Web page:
Reality Check: Following the Government’s Nutritional Advice Can Make you Fat and Sick



For City JournalSteven Malanga writes:

Last October, embarrassing e-mails leaked from New York City’s Department of Health and Mental Hygiene disclosed that officials had stretched the limits of credible science in approving a 2009 antiobesity ad, which depicted a stream of soda pop transforming into human fat as it left the bottle. “The idea of a sugary drink becoming fat is absurd,” a scientific advisor warned the department in one of the e-mails, a view echoed by other experts whom the city consulted. Nevertheless, Gotham’s health commissioner, Thomas Farley, saw the ad as an effective way to scare people into losing weight, whatever its scientific inaccuracies, and overruled the experts. The dustup, observed the New York Times, “underlined complaints that Dr. Farley’s more lifestyle-oriented crusadesshakedown are based on common-sense bromides that may not withstand strict scientific scrutiny.”

[Steven Malanga’s book Shakedown: The Continuing Conspiracy Against the American Taxpayer is available at Amazon]

Under Farley and Mayor Michael Bloomberg, New York’s health department has been notoriously aggressive in pursuing such “lifestyle-oriented” campaigns (see the sidebar below). But America’s public-health officials have long been eager to issue nutrition advice ungrounded in science, and nowhere has this practice been more troubling than in the federal government’s dietary guidelines, first issued by a congressional committee in 1977 and updated every five years since 1980 by the United States Department of

A British physician calls for an end to the war against saturated fat that began in the 1970s after saturated fat intake was linked to heart disease. Among the research cited is evidence that the saturated fat in dairy products may be protective against heart risk. (J. Scott Applewhite / Associated Press)

J. Scott Applewhite / Associated Press

Agriculture. Controversial from the outset for sweeping aside conflicting research, the guidelines have come under increasing attack for being ineffective or even harmful, possibly contributing to a national obesity problem. Unabashed, public-health advocates have pushed ahead with contested new recommendations, leading some of our foremost medical experts to ask whether government should get out of the business of telling Americans what to eat—or, at the very least, adhere to higher standards of evidence.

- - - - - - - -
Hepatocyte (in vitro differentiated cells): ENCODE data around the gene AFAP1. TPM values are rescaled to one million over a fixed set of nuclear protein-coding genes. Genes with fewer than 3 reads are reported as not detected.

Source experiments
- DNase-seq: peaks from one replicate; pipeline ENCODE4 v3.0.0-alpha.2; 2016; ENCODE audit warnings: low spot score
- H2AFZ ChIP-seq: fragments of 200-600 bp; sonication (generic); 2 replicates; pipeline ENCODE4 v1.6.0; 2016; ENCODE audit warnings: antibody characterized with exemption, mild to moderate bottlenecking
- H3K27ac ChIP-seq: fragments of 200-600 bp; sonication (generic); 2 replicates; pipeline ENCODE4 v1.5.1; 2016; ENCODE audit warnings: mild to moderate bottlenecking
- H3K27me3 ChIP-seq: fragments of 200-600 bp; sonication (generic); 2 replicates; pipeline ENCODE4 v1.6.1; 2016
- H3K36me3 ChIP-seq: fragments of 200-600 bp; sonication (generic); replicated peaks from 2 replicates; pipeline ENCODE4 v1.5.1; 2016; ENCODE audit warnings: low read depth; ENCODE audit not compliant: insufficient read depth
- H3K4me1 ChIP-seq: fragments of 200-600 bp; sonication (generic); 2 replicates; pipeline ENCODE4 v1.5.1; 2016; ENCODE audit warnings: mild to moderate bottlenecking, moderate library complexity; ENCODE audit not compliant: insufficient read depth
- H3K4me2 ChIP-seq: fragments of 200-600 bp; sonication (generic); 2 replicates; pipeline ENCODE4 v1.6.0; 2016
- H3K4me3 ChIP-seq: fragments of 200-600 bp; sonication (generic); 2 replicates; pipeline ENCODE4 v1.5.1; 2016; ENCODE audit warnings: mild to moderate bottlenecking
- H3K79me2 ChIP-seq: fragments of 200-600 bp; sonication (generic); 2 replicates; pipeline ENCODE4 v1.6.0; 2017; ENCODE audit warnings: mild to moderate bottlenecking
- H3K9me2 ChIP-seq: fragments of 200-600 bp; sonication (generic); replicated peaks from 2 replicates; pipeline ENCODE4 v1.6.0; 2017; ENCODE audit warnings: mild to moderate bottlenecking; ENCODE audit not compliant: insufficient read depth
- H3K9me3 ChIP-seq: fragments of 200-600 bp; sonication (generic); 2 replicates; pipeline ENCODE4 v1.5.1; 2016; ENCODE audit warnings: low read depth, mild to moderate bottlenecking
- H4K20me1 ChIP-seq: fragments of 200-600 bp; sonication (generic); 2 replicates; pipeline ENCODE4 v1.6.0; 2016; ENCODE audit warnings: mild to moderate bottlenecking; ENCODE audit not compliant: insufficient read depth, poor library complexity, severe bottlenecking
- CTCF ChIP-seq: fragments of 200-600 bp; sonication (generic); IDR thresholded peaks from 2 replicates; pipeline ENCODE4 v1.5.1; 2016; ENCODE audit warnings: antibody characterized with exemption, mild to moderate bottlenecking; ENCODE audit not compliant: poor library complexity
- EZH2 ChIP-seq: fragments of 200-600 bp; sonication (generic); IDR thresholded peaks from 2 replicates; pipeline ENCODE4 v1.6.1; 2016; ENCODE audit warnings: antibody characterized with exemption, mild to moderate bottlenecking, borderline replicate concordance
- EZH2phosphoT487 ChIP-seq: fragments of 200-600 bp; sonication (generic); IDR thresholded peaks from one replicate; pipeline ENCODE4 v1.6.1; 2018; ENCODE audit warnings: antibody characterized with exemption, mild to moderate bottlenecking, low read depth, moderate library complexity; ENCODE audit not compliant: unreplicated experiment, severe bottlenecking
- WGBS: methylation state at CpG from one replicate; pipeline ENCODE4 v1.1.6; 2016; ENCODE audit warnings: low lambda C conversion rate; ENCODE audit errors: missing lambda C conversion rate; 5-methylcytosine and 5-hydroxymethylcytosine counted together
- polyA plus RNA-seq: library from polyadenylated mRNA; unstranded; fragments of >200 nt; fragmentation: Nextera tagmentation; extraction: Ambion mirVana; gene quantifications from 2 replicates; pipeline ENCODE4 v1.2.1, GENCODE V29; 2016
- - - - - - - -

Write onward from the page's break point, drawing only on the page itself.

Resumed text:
Until the second half of the twentieth century, public medicine, which concerns itself with community-wide health prescriptions, largely focused on the germs that cause infectious diseases. Advances in microbiology led to the development of vaccines and antibiotics that controlled—and, in some cases, eliminated—a host of killers, including smallpox, diphtheria, and polio. These advances dramatically increased life expectancy in industrialized countries. In the United States, average life expectancy improved from 49 years at the beginning of the twentieth century to nearly 77 by the century’s end.

As the threat of communicable diseases receded, public medicine began to turn its attention to treating and preventing health problems that weren’t germ-caused, such as chronic heart disease and strokes, the death rates for which seemed to be soaring after World War II. Some observers cautioned that the apparent increase might be the result of diagnostic advances, which had improved doctors’ ability todetect heart ailments. This possibility, however, failed to deter the press and advocacy groups like the American Heart Association from declaring the arrival of a frightening epidemic.